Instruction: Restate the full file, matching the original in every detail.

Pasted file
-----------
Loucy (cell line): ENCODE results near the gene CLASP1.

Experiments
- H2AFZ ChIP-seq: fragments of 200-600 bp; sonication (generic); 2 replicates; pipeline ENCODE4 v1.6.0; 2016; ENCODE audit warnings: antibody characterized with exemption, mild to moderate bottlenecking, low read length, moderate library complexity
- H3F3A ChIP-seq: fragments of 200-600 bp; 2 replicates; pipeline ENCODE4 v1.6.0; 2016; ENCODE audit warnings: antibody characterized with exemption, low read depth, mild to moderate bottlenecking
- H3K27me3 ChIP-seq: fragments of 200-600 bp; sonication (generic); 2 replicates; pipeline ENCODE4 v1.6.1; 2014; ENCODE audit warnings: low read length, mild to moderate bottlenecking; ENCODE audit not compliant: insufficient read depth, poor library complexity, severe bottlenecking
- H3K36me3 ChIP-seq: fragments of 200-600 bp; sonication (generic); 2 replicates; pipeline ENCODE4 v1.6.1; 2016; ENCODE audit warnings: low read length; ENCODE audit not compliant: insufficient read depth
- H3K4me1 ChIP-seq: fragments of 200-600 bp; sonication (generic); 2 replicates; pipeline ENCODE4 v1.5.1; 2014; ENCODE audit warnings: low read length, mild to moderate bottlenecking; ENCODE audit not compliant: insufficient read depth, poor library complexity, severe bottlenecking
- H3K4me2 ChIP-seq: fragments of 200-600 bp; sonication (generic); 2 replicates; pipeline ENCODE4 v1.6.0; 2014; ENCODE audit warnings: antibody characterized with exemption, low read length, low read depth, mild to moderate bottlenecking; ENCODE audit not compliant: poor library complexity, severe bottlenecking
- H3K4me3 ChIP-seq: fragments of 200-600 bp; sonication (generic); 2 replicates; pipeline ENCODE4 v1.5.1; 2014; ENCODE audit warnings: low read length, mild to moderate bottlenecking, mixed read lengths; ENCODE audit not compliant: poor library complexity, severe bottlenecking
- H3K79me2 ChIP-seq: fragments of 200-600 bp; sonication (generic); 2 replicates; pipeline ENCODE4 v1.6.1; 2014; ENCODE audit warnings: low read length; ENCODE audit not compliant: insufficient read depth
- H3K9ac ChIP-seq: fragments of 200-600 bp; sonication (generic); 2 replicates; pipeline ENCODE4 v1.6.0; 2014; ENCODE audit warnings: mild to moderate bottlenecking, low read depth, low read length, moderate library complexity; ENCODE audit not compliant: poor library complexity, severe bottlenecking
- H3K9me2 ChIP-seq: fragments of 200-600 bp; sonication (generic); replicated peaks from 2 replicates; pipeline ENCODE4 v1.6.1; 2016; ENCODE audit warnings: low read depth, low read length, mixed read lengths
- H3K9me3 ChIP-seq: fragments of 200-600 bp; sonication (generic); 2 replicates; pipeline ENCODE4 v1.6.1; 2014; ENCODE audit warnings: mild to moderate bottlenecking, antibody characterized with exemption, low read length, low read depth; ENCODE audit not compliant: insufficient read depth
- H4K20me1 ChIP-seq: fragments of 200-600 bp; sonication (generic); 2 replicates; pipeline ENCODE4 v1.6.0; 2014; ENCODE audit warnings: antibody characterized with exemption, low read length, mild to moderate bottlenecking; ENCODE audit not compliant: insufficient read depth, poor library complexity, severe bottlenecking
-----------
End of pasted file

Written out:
Loucy (cell line): ENCODE results near the gene CLASP1.

Experiments
- H2AFZ ChIP-seq: fragments of 200-600 bp; sonication (generic); 2 replicates; pipeline ENCODE4 v1.6.0; 2016; ENCODE audit warnings: antibody characterized with exemption, mild to moderate bottlenecking, low read length, moderate library complexity
- H3F3A ChIP-seq: fragments of 200-600 bp; 2 replicates; pipeline ENCODE4 v1.6.0; 2016; ENCODE audit warnings: antibody characterized with exemption, low read depth, mild to moderate bottlenecking
- H3K27me3 ChIP-seq: fragments of 200-600 bp; sonication (generic); 2 replicates; pipeline ENCODE4 v1.6.1; 2014; ENCODE audit warnings: low read length, mild to moderate bottlenecking; ENCODE audit not compliant: insufficient read depth, poor library complexity, severe bottlenecking
- H3K36me3 ChIP-seq: fragments of 200-600 bp; sonication (generic); 2 replicates; pipeline ENCODE4 v1.6.1; 2016; ENCODE audit warnings: low read length; ENCODE audit not compliant: insufficient read depth
- H3K4me1 ChIP-seq: fragments of 200-600 bp; sonication (generic); 2 replicates; pipeline ENCODE4 v1.5.1; 2014; ENCODE audit warnings: low read length, mild to moderate bottlenecking; ENCODE audit not compliant: insufficient read depth, poor library complexity, severe bottlenecking
- H3K4me2 ChIP-seq: fragments of 200-600 bp; sonication (generic); 2 replicates; pipeline ENCODE4 v1.6.0; 2014; ENCODE audit warnings: antibody characterized with exemption, low read length, low read depth, mild to moderate bottlenecking; ENCODE audit not compliant: poor library complexity, severe bottlenecking
- H3K4me3 ChIP-seq: fragments of 200-600 bp; sonication (generic); 2 replicates; pipeline ENCODE4 v1.5.1; 2014; ENCODE audit warnings: low read length, mild to moderate bottlenecking, mixed read lengths; ENCODE audit not compliant: poor library complexity, severe bottlenecking
- H3K79me2 ChIP-seq: fragments of 200-600 bp; sonication (generic); 2 replicates; pipeline ENCODE4 v1.6.1; 2014; ENCODE audit warnings: low read length; ENCODE audit not compliant: insufficient read depth
- H3K9ac ChIP-seq: fragments of 200-600 bp; sonication (generic); 2 replicates; pipeline ENCODE4 v1.6.0; 2014; ENCODE audit warnings: mild to moderate bottlenecking, low read depth, low read length, moderate library complexity; ENCODE audit not compliant: poor library complexity, severe bottlenecking
- H3K9me2 ChIP-seq: fragments of 200-600 bp; sonication (generic); replicated peaks from 2 replicates; pipeline ENCODE4 v1.6.1; 2016; ENCODE audit warnings: low read depth, low read length, mixed read lengths
- H3K9me3 ChIP-seq: fragments of 200-600 bp; sonication (generic); 2 replicates; pipeline ENCODE4 v1.6.1; 2014; ENCODE audit warnings: mild to moderate bottlenecking, antibody characterized with exemption, low read length, low read depth; ENCODE audit not compliant: insufficient read depth
- H4K20me1 ChIP-seq: fragments of 200-600 bp; sonication (generic); 2 replicates; pipeline ENCODE4 v1.6.0; 2014; ENCODE audit warnings: antibody characterized with exemption, low read length, mild to moderate bottlenecking; ENCODE audit not compliant: insufficient read depth, poor library complexity, severe bottlenecking